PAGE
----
“My advice would be to push them until they say no,” said a former senior defense official, speaking on condition of anonymity. “To the extent that we can get the Japanese to do more, that can be a very powerful multiplier effect.”

Japan already has Aegis-class destroyers equipped with SM-3 missiles offshore, which the United States helped develop, and is a co-producer in the F-35 program. But last June, Tokyo canceled delivery of the U.S. Aegis Ashore missile system, a shore-based missile-defense system, pushing instead to develop a domestically produced solution. That’s another area where the Pentagon may press the Japanese.

“We are concerned,” said a current senior defense official. “We want to make sure we know what the timeline is. We’re committed to their defense as well. … What they do or don’t do affects our ability to help them with the integrated defense of the island nation.”

Other experts are more skeptical of missile defense systems, even Aegis, which can intercept rockets just before they reenter the atmosphere with a miniaturized warhead. “It’s really hard to hit a bullet with a bullet,” said James Holmes, a professor of strategy and policy at the Naval War College.

During the Cold War, the United States protected planes at West German airfields with reinforced concrete bunkers to prepare for potential missile launches from a nuclear-armed Soviet Union. South Korea, with a nuclear-armed northern neighbor, has also done a better job of hardening the bases housing 28,500 U.S. troops, the current senior defense official said, while U.S. installations in Japan have gotten comparatively little protection.

“We have this cognitive dissonance right now where we don’t necessarily have all of these hardened structures in our bases, places, [and] installations,” the senior defense official said. “Japan knows that too. They’re concerned about their aprons, their runways, their fuel facilities, their ammunition depots.”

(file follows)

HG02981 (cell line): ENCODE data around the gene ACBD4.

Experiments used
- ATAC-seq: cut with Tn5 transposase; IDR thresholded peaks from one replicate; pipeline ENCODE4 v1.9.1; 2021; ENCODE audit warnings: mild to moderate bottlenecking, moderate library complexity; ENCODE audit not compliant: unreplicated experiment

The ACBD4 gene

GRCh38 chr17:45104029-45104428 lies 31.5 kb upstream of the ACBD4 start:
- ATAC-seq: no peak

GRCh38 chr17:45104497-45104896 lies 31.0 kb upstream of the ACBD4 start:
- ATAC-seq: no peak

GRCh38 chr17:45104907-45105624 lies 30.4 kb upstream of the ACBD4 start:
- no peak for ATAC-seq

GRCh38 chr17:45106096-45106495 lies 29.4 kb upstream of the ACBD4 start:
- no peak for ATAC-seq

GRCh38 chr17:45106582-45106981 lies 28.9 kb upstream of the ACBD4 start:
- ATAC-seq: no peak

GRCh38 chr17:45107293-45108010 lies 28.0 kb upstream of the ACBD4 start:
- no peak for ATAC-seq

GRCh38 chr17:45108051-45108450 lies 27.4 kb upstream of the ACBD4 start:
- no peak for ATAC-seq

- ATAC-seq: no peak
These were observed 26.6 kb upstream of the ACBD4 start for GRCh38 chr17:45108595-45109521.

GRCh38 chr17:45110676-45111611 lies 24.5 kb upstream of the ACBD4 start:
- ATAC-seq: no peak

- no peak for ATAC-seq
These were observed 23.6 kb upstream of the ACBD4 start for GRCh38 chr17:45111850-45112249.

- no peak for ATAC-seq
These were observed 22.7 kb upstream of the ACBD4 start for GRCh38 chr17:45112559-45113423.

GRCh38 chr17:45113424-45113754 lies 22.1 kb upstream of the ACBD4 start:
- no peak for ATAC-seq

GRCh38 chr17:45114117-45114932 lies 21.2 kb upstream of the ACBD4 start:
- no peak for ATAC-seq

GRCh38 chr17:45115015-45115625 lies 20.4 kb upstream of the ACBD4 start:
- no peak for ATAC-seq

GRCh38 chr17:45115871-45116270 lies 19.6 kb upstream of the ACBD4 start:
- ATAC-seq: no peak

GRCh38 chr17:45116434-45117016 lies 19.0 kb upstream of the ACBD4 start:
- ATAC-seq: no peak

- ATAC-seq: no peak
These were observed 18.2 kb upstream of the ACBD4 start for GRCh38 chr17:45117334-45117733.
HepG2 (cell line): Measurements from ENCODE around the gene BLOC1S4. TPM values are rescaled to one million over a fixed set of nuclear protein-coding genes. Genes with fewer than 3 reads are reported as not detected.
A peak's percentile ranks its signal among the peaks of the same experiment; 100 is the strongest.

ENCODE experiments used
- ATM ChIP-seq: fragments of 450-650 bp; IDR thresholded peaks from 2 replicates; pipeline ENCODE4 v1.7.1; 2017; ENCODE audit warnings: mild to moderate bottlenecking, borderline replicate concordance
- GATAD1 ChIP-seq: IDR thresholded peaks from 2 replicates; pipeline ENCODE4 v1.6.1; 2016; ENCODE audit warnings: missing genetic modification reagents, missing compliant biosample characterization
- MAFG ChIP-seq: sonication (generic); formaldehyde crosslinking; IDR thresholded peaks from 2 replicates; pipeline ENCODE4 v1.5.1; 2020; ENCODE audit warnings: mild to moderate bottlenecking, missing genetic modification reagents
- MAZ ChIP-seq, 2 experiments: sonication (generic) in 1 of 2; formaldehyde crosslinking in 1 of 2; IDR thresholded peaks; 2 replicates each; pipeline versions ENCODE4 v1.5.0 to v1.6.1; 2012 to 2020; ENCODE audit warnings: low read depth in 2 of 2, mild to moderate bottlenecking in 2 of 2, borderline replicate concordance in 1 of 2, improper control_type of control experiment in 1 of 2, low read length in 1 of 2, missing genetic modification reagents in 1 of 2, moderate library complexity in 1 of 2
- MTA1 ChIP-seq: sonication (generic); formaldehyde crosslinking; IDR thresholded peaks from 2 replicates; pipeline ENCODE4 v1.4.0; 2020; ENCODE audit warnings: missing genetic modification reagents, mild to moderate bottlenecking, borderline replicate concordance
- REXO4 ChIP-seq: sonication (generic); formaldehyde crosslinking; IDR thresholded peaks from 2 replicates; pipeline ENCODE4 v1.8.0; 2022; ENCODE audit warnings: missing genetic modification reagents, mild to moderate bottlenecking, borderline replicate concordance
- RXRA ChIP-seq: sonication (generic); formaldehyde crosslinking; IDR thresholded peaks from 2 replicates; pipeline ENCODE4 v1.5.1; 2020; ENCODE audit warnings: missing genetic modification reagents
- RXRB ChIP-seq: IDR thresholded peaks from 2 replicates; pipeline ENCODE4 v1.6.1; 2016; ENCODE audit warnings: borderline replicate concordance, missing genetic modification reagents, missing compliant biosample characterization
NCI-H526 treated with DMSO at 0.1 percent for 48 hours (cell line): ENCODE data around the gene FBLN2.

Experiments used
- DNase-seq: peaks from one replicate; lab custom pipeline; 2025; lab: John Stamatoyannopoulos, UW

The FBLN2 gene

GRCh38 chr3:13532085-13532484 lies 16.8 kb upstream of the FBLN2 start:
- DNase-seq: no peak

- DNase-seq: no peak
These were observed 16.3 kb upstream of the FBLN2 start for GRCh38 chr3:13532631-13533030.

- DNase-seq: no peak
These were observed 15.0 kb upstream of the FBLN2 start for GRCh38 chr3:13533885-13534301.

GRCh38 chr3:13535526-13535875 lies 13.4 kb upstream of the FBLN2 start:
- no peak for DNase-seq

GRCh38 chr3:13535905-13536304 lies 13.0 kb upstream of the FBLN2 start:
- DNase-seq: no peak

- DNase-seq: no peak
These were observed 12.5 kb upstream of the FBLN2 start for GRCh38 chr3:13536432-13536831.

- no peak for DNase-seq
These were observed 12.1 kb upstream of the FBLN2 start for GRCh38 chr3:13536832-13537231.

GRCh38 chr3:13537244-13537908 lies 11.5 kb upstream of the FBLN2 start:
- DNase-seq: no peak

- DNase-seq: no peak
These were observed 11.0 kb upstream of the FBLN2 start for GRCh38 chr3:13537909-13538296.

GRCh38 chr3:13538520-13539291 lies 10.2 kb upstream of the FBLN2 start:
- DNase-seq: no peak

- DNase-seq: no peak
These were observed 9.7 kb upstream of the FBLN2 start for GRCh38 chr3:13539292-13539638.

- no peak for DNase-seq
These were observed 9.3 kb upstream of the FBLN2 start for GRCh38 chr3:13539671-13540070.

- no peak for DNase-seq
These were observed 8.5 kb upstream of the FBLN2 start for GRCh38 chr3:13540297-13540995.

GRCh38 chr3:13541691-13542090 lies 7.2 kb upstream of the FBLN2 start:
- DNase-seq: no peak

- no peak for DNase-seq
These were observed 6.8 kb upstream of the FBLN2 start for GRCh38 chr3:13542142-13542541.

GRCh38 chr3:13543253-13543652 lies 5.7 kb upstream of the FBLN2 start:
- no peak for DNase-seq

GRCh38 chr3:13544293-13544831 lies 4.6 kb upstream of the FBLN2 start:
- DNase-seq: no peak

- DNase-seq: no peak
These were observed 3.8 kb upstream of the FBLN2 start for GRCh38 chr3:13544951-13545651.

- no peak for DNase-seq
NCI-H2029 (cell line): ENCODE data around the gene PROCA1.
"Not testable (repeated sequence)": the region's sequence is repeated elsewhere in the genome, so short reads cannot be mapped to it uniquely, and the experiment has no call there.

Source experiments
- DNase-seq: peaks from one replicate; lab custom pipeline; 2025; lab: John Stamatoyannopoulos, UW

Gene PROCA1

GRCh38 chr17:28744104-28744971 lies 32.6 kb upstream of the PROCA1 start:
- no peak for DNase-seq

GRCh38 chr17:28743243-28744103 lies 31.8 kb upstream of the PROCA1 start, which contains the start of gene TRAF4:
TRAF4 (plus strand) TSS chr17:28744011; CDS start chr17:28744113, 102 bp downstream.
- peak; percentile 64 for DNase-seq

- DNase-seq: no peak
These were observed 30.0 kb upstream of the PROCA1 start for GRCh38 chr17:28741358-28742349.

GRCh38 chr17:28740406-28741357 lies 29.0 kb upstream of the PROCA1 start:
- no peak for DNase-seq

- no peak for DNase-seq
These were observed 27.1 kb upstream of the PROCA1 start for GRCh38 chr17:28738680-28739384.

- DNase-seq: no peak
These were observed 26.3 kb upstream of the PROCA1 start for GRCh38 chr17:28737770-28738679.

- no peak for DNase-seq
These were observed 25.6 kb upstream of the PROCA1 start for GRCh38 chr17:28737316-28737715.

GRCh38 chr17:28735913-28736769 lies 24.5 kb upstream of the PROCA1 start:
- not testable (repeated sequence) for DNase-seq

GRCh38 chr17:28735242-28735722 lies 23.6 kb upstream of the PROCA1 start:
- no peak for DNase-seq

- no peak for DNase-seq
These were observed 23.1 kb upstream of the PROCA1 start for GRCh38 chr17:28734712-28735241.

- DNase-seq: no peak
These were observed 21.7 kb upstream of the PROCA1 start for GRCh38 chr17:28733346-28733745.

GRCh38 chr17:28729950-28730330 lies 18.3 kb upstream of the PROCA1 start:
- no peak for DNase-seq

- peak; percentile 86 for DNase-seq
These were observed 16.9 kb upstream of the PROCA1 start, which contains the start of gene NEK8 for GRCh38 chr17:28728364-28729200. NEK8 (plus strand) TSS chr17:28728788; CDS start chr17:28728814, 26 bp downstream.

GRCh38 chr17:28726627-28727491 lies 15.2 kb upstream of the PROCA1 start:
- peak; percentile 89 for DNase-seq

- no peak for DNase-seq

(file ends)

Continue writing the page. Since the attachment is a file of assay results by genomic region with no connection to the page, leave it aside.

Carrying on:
Further clouding the picture of a unified regional front to deal with China, as Blinken and Austin noted on Monday, are lingering tensions between Japan and South Korea dating back more than 100 years to Tokyo’s forced occupation of the peninsula, which flared up again two years ago in the form of a trade war. In 2019 the two countries formalized the continuation of a military intelligence-sharing pact. Given the scope of challenges in Northeast Asia, the East China Sea, and the rest of the Western Pacific, U.S. officials are eager to prod their two allies into closer cooperation.

“We think that it’s important that Japan and Korea look at ways to resolve their differences,” a second senior defense official said. “We certainly don’t ask anyone to forget the past, but on the defense and security side, it’s all about looking towards the future.”

Jack Detsch is Foreign Policy’s Pentagon and national security reporter. Twitter: @JackDetsch